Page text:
New to SCATT - where to start?

Your highest shooting achievement
none
Skill Level
Amateur/Hobby Shooter
Primary Discipline
High-power Rifle
SCATT Experience
Less than 1 year
Joined
Jun 17, 2020
2 Posts
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I've got a MX02 which I've now setup and had a couple of brief sessions to start to see what data is available and I have a vague understanding of some of the figures. Is there a particular parameter to focus on initially? i.e. focus on 10a first and once that is better then you could move onto looking at y. I've attached a snapshot of a session - I'm in the process of trying to set up a new rifle btw.

SCATT_SESSION.jpg
 
Your highest shooting achievement
GB Team
Skill Level
Amateur/Hobby Shooter
Primary Discipline
High-power Rifle
SCATT Experience
Over 10 years
Joined
Mar 10, 2020
73 Posts
78 Helpful Votes
0 Best Q&A Answers
I've got a MX02 which I've now setup and had a couple of brief sessions to start to see what data is available and I have a vague understanding of some of the figures. Is there a particular parameter to focus on initially? i.e. focus on 10a first and once that is better then you could move onto looking at y. I've attached a snapshot of a session - I'm in the process of trying to set up a new rifle btw.

View attachment 1222
Probably the most useful bits of data to focus on are:
Trace Length (S1: average speed over the last second x 1 second = distance your aim traces across the target face, which is the length of the piece of string if you laid it over the yellow and blue section of the trace. This is a measure of your 'wobble' and depends primarily on how steady you hold your rifle - the more stable your position and the more relaxed your hold the smaller this will be.).
S2 (similar to S1 but average speed over the last 250ms, which is the triggering period. Look especially at the ratio between S1 and S2 - ideally S2 should be no more than S1. If it is bigger, the probable cause is poor trigger action).
DA (the distance (in mm) between the average aim point during the last second (+ symbol on the Trace view) and the projected impact point. Note that the latter includes the 'throw' of the shot due to the muzzle lateral and vertical velocity at the instant of firing, and is dependent on the F-Coefficient (now renamed Ballistic Ratio) setting. This defaults depending on the firearm and nominal distance selected. DA is affected by how much you wobble (S1/S2) and how good your trigger action is.)
Stability of Aim (on the Info sheet. This is the extreme spread of your average aim points (the + symbols on the trace), across all the shots in the practice. It is a measure of how accurately and consistently you are aiming when you think the aim is good enough to fire a shot. You will only rarely score a possible if your Stability of Aiming is larger than the effective size of the bull - this is the widest separation between the middle of two 0.22" diameter shot holes that will both score 10 on opposite sides of the bull, about 7.7mm if my sums are correct). Note that this value will be invalidated if you adjust your zero at any time after the sighters.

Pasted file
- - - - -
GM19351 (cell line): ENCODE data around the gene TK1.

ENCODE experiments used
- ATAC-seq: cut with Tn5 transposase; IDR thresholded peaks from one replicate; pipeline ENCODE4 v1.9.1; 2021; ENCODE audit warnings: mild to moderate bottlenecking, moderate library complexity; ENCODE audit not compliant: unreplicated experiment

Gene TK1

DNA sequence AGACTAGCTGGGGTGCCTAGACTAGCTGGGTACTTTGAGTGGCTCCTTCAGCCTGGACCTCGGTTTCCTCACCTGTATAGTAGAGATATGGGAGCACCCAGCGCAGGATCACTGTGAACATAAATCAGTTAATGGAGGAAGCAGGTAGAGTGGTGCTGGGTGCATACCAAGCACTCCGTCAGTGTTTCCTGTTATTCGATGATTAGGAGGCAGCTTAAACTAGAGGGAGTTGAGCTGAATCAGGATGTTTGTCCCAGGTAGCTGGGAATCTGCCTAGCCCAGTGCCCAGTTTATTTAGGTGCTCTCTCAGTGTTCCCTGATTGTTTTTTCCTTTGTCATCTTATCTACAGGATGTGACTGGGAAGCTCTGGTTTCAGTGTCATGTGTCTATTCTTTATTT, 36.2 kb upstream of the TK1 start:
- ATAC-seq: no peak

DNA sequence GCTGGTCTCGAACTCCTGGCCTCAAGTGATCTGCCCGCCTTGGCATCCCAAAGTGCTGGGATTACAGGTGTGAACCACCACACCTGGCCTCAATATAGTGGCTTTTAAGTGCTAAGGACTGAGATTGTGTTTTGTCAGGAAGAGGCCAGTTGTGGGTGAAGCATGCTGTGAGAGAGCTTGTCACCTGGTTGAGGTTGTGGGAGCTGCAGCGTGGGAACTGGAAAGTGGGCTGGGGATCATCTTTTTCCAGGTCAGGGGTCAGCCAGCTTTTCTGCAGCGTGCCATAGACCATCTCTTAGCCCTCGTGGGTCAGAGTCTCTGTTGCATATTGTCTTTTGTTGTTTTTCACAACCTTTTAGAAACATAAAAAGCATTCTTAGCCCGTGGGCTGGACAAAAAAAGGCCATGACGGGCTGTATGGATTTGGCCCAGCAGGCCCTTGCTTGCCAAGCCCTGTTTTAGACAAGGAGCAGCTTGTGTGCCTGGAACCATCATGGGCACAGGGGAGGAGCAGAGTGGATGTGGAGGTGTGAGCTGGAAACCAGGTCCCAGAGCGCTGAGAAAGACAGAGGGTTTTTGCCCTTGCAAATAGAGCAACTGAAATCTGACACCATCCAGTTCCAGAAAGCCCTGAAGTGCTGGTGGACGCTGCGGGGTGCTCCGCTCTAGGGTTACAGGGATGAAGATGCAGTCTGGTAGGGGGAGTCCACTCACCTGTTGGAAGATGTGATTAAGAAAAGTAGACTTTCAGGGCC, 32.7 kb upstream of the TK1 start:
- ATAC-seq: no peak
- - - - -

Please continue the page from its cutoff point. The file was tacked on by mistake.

If you monitor these values over successive practices (days/weeks) you will see whether or not your performance is improving.

10a0 and 10a5 are quite useful, but your 10a0 is already 100% nearly all the time, so won't show any progress. 10.0 and 10.5 are affected by how accurately your sights/Scatt are zeroed (and will change from day to day). While a good score is nice, this is not an essential part of practicing with Scatt - the metrics above are much more important for monitoring your progress.

A couple of observations on your trace above:
Your approach is to a point slightly to the left of the centre. This is probably your Natural Point of Aim (NPA), which is therefore slightly off centre. The move of your aim into the centre of the target is therefore done by muscle control, which should be avoided if possible. Get your NPA well aligned with the centre and it won't be necessary to use any muscles to get a good aim.
Your time on aim (T) is rather long - 3 to 6 sec is ideal. More than a couple of seconds of green trace in the middle is a waste of a good aim - have the confidence to let the shot go! Too long on aim and you get retina burn, diminishing your ability to judge a good aim, with the aim often drifting off.
Other than that, you trace looks very good!
 
OP
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Your highest shooting achievement
none
Skill Level
Amateur/Hobby Shooter
Primary Discipline
High-power Rifle
SCATT Experience
Less than 1 year
Joined
Jun 17, 2020
2 Posts
1 Helpful Votes
0 Best Q&A Answers
Thanks Charles, that's really helpful
 
Your highest shooting achievement
10m pistol France championship qualifications
Skill Level
Amateur/Hobby Shooter
Primary Discipline
Air Pistol
SCATT Experience
Less than 1 year
Joined
May 13, 2020
99 Posts
64 Helpful Votes
0 Best Q&A Answers
Hi dhbiker,
You can read this on Scatt support. Skip setup articles directly to the practice advice. Scatt also provides here a list of downloadable export files from "famous shooters", they are interesting to look at as they show examples of good and consistent data tables from the shots. The link is from the Q&A support which is very useful reading thoroughly.
David
 
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